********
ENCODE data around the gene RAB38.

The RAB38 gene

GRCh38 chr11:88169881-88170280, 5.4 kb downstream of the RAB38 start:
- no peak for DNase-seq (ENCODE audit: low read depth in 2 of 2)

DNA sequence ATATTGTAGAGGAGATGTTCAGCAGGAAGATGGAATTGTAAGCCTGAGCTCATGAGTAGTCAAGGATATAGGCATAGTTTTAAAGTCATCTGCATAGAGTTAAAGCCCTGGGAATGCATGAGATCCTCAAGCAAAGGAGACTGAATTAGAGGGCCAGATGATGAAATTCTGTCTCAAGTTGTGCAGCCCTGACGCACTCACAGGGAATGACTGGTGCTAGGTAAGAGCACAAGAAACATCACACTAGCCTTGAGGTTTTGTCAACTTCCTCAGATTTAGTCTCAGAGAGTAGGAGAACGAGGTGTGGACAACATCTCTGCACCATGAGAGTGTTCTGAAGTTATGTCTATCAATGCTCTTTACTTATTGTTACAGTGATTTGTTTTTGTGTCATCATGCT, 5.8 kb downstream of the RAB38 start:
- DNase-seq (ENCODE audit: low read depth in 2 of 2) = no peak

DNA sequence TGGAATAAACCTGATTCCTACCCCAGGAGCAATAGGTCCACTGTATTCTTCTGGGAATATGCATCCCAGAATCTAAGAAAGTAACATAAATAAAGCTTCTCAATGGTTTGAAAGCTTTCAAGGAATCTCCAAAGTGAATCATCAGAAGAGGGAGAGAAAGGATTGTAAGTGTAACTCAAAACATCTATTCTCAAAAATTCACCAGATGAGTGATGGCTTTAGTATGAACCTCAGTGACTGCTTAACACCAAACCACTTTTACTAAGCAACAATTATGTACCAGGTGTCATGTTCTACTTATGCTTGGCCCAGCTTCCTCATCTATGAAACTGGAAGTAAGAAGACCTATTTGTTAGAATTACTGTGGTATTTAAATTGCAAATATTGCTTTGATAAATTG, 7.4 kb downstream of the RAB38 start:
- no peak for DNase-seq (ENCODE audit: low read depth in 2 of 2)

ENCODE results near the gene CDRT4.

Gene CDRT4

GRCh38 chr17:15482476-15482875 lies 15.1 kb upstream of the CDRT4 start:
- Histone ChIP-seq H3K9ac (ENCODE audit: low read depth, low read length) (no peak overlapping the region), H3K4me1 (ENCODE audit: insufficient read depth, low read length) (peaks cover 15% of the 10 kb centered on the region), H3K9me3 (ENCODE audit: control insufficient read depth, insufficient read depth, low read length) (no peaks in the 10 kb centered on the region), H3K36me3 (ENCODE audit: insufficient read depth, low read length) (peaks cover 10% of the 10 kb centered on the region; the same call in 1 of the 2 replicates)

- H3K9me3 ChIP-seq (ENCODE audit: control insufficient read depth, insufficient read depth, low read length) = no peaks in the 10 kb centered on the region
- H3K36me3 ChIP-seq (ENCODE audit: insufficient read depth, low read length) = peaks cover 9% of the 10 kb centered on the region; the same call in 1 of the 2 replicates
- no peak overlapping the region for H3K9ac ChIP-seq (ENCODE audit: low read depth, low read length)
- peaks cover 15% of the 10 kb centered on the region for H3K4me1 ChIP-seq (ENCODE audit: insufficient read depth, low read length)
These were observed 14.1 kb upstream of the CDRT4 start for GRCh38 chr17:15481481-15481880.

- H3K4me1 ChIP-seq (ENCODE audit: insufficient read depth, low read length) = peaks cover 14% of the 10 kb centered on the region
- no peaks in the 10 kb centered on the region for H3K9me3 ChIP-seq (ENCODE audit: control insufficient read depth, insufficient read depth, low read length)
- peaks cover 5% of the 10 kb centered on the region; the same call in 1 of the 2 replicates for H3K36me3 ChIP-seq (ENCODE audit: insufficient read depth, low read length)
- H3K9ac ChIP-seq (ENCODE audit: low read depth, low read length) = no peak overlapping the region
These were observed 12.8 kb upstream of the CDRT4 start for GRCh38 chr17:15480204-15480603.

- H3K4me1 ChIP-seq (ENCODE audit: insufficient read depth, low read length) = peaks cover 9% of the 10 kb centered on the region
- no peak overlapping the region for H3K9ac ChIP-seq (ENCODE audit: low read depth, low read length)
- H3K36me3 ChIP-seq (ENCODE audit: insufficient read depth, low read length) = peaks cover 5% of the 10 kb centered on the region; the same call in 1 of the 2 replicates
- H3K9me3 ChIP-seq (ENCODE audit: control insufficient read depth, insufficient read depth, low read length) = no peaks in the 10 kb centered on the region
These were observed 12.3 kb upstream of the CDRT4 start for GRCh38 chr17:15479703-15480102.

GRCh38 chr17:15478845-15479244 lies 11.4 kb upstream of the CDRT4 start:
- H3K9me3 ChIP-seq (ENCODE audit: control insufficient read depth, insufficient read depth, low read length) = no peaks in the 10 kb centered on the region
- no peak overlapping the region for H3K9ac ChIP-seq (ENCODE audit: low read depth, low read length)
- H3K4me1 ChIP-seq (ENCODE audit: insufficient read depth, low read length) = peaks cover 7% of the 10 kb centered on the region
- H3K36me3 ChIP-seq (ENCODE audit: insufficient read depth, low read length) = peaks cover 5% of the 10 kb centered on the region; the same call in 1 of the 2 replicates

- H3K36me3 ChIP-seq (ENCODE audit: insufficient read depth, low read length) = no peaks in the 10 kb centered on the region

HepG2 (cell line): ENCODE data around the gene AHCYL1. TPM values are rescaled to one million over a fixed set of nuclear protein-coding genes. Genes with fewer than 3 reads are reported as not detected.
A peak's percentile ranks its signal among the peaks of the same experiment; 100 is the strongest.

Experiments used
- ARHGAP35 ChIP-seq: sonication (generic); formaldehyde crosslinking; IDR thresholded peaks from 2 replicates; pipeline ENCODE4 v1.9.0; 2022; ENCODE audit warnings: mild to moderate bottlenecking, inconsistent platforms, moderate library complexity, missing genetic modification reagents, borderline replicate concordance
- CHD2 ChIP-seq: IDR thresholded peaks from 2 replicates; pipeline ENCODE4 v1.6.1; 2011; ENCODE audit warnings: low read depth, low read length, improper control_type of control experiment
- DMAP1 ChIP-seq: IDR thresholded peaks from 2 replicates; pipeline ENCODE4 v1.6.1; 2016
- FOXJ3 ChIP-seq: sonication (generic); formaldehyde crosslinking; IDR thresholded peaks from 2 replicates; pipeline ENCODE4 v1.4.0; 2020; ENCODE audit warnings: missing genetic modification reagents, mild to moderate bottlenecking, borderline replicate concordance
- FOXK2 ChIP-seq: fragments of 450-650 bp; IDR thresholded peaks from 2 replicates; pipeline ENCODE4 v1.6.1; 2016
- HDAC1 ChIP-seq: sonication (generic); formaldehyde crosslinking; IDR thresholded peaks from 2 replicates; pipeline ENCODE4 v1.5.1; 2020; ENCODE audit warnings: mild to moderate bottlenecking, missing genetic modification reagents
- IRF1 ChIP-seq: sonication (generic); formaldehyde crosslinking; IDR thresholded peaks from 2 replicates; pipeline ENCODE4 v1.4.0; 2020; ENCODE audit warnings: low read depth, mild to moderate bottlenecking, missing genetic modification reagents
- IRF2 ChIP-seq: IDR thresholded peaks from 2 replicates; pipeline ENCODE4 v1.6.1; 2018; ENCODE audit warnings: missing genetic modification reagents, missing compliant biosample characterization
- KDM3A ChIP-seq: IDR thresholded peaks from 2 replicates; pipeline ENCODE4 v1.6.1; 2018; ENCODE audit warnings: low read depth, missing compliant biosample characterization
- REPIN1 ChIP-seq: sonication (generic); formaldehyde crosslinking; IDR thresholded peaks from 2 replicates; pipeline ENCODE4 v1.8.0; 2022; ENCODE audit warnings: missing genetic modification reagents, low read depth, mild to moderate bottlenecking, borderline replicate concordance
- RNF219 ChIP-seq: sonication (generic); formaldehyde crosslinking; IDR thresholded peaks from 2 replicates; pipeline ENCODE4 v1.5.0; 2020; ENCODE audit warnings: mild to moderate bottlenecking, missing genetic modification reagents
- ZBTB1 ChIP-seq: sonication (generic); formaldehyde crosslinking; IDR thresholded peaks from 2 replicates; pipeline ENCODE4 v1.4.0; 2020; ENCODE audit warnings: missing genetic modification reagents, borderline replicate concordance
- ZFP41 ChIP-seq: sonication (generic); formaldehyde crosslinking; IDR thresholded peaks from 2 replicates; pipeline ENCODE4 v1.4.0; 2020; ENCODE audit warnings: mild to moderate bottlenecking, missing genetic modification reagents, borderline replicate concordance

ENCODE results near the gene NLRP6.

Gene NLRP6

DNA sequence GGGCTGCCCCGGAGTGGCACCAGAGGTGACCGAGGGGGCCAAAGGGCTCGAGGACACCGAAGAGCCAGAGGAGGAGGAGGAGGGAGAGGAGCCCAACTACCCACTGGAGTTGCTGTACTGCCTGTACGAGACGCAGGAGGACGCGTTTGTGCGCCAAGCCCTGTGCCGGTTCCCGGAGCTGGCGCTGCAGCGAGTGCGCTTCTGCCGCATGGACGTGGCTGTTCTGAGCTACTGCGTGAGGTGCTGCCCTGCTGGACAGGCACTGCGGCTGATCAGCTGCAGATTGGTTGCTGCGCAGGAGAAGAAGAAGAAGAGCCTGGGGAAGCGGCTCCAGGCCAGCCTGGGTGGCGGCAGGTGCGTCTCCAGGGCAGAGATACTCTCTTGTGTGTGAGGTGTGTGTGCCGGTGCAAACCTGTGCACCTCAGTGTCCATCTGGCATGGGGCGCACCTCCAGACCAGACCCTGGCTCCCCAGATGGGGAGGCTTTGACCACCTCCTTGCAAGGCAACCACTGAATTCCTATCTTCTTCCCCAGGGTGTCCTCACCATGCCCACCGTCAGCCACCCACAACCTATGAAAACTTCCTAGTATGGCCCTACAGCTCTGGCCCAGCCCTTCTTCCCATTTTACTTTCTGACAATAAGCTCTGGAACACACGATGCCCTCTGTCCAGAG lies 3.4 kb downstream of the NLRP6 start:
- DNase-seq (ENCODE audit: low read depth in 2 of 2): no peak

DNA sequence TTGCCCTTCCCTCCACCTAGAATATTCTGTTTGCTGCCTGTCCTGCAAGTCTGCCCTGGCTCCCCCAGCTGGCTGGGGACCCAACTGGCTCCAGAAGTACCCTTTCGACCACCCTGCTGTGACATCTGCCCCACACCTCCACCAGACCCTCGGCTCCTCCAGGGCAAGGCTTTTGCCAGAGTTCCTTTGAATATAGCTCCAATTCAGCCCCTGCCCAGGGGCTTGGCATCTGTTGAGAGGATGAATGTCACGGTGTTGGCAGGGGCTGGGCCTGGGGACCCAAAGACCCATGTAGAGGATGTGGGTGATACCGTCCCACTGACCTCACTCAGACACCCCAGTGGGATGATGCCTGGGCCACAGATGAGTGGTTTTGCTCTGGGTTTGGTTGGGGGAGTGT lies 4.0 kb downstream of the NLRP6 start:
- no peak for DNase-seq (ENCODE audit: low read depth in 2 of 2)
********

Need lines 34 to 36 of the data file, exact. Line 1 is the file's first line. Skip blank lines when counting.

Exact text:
HepG2 (cell line): ENCODE data around the gene AHCYL1. TPM values are rescaled to one million over a fixed set of nuclear protein-coding genes. Genes with fewer than 3 reads are reported as not detected.
A peak's percentile ranks its signal among the peaks of the same experiment; 100 is the strongest.

Experiments used